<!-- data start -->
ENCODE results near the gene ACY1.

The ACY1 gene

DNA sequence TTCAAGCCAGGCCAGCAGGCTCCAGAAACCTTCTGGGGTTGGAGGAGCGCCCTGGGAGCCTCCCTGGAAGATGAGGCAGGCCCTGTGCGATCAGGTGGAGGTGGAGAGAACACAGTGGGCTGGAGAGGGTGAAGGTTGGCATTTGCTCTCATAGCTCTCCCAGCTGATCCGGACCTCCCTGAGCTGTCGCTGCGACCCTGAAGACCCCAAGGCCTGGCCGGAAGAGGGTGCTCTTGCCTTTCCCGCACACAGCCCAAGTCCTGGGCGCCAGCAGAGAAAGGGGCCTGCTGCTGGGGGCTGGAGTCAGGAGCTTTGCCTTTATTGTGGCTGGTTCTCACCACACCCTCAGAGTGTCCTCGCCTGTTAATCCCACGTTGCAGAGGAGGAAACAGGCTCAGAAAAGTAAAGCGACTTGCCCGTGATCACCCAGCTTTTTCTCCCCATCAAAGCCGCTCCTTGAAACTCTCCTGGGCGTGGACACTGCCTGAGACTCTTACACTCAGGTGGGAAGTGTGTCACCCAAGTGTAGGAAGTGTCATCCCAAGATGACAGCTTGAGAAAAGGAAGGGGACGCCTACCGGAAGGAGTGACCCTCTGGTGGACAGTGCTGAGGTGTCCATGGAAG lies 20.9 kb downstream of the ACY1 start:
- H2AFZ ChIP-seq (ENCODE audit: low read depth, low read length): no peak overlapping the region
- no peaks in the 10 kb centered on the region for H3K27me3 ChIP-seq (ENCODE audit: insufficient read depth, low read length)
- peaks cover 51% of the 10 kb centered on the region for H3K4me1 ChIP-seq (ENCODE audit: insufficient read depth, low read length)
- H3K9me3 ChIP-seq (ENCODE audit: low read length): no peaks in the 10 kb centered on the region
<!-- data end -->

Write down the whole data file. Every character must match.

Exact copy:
ENCODE results near the gene ACY1.

The ACY1 gene

DNA sequence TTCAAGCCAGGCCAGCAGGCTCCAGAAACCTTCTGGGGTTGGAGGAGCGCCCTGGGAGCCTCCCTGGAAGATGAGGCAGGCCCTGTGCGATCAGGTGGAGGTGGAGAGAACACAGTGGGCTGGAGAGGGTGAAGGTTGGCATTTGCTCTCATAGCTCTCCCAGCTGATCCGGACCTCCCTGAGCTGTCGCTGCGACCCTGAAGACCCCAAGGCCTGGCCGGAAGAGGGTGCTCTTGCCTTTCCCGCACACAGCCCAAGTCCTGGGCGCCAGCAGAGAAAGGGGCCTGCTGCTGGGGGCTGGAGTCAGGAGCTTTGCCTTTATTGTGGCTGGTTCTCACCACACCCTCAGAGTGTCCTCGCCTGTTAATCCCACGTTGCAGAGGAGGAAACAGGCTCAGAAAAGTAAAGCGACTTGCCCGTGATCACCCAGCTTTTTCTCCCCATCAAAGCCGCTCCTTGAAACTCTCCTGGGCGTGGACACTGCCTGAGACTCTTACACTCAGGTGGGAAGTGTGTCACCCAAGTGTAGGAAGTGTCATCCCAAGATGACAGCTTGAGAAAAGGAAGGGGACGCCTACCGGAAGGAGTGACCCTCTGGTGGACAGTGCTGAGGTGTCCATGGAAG lies 20.9 kb downstream of the ACY1 start:
- H2AFZ ChIP-seq (ENCODE audit: low read depth, low read length): no peak overlapping the region
- no peaks in the 10 kb centered on the region for H3K27me3 ChIP-seq (ENCODE audit: insufficient read depth, low read length)
- peaks cover 51% of the 10 kb centered on the region for H3K4me1 ChIP-seq (ENCODE audit: insufficient read depth, low read length)
- H3K9me3 ChIP-seq (ENCODE audit: low read length): no peaks in the 10 kb centered on the region